Mitchell E. Daniels Jr., who was the governor of Indiana before he became president of Purdue University, in January, sought to purge a liberal scholar's writings from classrooms when he was the state's top executive, according to e-mails obtained by the Associated Press.
In a message sent on February 9, 2010, Mr. Daniels, a Republican, asked top state education officials for assurance that the works of Howard Zinn, the longtime Boston University historian and political activist, were not "in use anywhere in Indiana." Mr. Zinn, who died several days before Mr. Daniels sent his e-mail, is best known for A People's History of the United States, a wildly popular textbook that he said framed history through the eyes of oppressed people.
"This terrible anti-American academic has finally passed away," Mr. Daniels wrote, referring to Mr. Zinn. "The obits and commentaries mentioned his book 'A People's History of the United States' is the 'textbook of choice in high schools and colleges around the country.' It is a truly execrable, anti-factual piece of disinformation that misstates American history on every page. Can someone assure me that is not in use anywhere in Indiana? If it is, how do we get rid of it before more young people are force-fed a totally false version of our history?"
In a subsequent e-mail exchange, Mr. Daniels signed off on a plan to review university courses across the state in a "cleanup of what is creditworthy," the AP reported.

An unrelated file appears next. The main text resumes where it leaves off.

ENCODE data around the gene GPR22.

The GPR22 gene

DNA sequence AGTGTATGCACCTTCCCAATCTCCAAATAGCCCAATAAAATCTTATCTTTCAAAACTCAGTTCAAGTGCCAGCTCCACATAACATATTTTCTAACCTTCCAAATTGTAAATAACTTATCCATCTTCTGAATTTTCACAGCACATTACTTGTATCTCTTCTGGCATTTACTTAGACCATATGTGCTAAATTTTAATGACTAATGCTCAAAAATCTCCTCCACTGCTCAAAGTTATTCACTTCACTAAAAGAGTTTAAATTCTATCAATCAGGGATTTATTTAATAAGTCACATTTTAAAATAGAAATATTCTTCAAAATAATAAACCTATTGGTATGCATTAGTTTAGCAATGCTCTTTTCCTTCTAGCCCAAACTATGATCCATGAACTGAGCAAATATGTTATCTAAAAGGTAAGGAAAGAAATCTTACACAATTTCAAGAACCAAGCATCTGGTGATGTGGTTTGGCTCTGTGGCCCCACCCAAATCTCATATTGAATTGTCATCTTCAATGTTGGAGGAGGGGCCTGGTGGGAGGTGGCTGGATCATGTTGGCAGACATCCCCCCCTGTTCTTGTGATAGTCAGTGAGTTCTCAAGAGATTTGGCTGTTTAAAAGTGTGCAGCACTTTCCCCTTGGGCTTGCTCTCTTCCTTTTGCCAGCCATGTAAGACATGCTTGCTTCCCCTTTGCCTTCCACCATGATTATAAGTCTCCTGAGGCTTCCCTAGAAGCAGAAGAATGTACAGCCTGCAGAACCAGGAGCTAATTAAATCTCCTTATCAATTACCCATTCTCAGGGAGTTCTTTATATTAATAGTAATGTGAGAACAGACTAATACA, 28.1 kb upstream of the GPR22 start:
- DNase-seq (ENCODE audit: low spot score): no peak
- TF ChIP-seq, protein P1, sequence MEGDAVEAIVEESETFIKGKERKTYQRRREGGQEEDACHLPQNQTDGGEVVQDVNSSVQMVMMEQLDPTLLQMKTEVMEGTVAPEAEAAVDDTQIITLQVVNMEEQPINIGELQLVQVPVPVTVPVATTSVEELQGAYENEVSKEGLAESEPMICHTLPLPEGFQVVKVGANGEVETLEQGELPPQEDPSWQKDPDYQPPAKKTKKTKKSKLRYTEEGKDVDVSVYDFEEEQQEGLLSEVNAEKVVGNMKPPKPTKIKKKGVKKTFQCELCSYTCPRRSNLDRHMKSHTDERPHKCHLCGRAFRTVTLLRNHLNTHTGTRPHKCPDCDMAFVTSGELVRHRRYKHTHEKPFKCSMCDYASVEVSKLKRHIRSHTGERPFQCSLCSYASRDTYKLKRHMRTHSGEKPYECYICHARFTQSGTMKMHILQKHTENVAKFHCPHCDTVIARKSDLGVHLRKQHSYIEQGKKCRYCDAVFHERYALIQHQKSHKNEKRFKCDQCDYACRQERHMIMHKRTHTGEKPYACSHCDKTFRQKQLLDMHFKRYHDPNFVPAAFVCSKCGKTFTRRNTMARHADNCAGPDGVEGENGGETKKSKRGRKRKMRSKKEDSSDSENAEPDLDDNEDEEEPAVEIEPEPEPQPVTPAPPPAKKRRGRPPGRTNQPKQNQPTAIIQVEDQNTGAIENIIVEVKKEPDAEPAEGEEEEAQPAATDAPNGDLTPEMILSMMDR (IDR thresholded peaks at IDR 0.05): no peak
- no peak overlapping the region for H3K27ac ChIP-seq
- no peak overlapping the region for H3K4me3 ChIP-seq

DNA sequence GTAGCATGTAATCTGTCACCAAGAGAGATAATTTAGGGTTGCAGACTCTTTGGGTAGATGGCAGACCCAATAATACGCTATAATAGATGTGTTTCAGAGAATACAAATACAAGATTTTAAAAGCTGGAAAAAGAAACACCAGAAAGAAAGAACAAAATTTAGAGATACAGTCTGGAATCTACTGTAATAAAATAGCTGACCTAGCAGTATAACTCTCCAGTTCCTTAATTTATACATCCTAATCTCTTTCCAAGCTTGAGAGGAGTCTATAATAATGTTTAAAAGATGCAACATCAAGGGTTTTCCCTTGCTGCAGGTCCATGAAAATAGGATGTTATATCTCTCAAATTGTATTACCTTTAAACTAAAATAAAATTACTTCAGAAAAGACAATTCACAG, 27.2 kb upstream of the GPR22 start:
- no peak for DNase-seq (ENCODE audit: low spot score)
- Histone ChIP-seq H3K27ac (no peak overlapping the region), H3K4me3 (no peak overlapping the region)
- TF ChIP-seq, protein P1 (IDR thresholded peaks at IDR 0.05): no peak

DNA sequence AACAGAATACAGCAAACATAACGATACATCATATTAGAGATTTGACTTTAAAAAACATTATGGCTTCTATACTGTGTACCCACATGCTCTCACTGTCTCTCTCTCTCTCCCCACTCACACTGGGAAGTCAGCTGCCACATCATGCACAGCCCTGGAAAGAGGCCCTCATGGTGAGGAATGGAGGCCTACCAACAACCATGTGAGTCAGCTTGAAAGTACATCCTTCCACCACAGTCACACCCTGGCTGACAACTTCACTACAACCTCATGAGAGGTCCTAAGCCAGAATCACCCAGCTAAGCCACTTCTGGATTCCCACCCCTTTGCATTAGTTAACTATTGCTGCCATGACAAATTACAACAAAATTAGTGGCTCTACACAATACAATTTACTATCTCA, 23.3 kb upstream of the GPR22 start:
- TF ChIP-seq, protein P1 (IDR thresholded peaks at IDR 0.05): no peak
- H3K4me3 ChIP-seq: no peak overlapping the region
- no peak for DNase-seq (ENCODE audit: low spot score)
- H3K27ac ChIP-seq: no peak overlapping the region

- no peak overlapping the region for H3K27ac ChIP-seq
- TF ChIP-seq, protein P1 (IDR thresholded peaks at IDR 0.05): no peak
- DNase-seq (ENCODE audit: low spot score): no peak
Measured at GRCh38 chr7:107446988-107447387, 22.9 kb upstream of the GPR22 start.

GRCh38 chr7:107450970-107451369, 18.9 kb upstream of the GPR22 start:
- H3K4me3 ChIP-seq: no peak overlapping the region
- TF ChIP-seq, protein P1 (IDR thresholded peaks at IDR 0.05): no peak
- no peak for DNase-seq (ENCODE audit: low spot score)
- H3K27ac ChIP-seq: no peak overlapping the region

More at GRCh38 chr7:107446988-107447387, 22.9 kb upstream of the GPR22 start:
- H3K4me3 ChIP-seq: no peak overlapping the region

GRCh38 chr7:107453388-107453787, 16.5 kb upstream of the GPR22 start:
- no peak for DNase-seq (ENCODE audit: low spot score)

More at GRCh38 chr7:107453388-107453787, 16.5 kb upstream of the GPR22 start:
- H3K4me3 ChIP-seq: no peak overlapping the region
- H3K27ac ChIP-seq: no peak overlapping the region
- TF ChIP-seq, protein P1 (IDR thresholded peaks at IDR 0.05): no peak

Mr. Daniels told the AP that his request was limited to elementary and secondary schools, whose curricula the state controls. He defended his criticism of Mr. Zinn, though.
"We have a law requiring state textbook oversight to guard against frauds like Zinn," he wrote in an e-mail to the AP, "and it was encouraging to find that no Hoosier school district had inflicted his book on its students."
In another e-mail, sent on April 11, 2009, Mr. Daniels said that a program run by Charles L. Little, a clinical professor of education leadership at Indiana University-Purdue University at Indianapolis, should be audited and potentially barred from receiving state funds, the AP reported. Mr. Little, executive director of the Indiana Urban Schools Association, was a frequent critic of the governor.
The e-mail revelations give fodder to critics of Mr. Daniels, who came to the Purdue job with a long political résumé but little academic experience. Mr. Daniels holds a bachelor's degree from Princeton University's Woodrow Wilson School of Public and International Affairs and a law degree from Georgetown University.